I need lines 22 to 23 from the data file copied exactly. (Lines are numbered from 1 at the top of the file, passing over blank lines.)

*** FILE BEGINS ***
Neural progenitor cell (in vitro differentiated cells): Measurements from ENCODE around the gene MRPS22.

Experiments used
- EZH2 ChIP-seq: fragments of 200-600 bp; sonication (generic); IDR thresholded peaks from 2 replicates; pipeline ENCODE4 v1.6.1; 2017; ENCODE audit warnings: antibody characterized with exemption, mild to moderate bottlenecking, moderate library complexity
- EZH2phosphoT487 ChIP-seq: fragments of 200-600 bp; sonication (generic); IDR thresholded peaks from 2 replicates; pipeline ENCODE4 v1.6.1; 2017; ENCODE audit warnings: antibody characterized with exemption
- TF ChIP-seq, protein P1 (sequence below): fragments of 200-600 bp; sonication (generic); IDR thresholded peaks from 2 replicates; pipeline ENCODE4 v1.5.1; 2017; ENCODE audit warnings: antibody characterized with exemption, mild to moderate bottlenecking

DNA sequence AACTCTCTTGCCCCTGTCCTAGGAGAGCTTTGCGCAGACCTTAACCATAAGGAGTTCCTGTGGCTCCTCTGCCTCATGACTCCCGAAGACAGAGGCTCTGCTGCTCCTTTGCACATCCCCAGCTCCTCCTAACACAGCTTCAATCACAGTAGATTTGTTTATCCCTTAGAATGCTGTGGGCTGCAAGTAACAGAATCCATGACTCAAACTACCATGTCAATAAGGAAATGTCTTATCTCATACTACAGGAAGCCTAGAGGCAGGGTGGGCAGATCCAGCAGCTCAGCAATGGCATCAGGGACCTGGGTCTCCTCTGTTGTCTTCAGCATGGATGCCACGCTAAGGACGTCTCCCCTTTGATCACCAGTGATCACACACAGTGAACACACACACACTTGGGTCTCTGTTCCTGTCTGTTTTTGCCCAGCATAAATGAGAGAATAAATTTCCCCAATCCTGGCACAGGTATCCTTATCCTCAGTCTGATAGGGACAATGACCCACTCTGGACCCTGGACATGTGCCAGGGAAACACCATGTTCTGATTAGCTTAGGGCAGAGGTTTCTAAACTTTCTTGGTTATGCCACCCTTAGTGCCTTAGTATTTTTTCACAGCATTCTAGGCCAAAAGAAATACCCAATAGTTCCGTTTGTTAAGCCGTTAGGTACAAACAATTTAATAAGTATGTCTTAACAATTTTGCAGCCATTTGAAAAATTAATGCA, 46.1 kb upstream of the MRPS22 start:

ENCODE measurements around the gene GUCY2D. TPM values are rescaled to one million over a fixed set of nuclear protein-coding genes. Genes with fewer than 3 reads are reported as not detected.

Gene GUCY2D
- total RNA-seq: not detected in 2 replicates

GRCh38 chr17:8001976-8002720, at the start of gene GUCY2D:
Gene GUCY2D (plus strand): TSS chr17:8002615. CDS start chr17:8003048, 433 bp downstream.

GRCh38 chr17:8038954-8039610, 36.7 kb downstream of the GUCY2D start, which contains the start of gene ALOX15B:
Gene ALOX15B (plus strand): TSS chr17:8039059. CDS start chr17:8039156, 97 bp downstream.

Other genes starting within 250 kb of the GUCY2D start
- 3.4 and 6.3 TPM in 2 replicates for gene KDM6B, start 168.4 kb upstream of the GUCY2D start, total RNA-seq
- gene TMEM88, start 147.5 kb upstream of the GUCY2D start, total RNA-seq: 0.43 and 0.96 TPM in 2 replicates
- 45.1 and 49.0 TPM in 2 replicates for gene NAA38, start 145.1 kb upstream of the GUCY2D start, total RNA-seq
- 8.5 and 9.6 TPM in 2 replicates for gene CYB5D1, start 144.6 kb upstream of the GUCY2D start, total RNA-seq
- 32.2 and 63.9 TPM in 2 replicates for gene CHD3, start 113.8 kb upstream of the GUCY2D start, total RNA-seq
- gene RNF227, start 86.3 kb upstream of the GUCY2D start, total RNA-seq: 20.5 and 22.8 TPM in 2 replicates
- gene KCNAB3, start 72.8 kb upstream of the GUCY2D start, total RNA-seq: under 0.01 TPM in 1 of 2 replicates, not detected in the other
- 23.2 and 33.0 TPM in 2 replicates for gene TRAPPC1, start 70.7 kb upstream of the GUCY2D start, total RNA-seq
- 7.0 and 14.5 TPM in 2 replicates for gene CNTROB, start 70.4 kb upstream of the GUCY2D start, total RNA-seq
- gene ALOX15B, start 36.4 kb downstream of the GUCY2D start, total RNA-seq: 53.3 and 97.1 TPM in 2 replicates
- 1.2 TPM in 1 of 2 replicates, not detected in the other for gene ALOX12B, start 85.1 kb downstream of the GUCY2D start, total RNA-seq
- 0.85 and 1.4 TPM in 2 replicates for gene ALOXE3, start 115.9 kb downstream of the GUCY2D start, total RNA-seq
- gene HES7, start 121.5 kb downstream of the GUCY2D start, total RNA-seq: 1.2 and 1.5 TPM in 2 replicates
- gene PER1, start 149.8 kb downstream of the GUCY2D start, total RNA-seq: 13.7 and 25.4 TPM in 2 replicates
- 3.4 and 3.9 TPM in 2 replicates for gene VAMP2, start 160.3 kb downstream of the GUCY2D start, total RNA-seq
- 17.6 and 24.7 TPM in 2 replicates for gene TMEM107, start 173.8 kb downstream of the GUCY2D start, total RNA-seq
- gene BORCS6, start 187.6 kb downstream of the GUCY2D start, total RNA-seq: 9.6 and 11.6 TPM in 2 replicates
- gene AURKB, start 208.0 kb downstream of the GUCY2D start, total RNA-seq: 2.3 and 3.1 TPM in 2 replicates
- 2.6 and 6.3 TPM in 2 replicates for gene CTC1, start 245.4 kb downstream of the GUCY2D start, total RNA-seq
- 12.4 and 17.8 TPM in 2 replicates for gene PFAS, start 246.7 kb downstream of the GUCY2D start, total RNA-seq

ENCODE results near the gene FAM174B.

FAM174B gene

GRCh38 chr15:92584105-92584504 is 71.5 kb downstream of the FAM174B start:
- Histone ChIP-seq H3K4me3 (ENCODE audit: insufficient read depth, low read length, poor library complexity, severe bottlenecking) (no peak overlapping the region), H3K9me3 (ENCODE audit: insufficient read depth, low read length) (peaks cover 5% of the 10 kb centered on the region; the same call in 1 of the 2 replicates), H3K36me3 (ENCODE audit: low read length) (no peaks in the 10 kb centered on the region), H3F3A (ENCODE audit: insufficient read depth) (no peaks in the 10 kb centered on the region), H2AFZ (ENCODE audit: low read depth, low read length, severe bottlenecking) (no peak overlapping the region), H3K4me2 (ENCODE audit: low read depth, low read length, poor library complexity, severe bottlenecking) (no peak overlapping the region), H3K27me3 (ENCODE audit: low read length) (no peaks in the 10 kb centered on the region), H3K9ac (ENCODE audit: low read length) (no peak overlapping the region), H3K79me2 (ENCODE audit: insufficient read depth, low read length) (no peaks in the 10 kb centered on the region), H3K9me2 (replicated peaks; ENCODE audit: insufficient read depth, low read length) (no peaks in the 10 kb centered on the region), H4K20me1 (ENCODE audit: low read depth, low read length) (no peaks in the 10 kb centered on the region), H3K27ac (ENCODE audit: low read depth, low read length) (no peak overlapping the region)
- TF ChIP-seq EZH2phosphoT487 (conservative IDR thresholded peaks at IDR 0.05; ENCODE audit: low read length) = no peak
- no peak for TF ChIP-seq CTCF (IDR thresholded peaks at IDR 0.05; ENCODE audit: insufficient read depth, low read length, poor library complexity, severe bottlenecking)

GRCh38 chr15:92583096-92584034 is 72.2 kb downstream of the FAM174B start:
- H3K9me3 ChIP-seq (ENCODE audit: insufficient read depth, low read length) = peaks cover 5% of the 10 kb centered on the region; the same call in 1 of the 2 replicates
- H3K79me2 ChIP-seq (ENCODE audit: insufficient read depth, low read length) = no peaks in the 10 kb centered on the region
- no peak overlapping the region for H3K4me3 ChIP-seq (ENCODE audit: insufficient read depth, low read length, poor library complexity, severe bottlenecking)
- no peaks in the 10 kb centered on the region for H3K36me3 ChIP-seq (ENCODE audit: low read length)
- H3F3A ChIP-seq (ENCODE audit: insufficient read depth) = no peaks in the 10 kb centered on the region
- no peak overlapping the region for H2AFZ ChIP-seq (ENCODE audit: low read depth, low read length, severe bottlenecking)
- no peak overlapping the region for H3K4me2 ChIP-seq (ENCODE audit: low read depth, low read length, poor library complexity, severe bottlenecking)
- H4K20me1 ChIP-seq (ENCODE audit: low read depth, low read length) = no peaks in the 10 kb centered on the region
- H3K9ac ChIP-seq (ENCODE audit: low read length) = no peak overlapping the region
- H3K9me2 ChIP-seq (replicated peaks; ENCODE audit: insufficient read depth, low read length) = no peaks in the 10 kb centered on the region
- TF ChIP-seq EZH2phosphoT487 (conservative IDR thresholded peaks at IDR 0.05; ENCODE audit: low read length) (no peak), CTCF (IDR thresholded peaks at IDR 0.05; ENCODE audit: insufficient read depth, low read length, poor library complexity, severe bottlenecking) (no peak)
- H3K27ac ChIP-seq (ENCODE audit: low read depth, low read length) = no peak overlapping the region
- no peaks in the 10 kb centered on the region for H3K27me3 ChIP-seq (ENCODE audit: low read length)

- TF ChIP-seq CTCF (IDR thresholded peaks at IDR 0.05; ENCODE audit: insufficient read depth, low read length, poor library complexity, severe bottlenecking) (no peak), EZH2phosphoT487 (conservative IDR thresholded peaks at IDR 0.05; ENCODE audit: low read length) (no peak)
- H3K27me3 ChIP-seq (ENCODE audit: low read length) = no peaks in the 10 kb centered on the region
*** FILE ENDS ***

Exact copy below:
- 23.2 and 33.0 TPM in 2 replicates for gene TRAPPC1, start 70.7 kb upstream of the GUCY2D start, total RNA-seq
- 7.0 and 14.5 TPM in 2 replicates for gene CNTROB, start 70.4 kb upstream of the GUCY2D start, total RNA-seq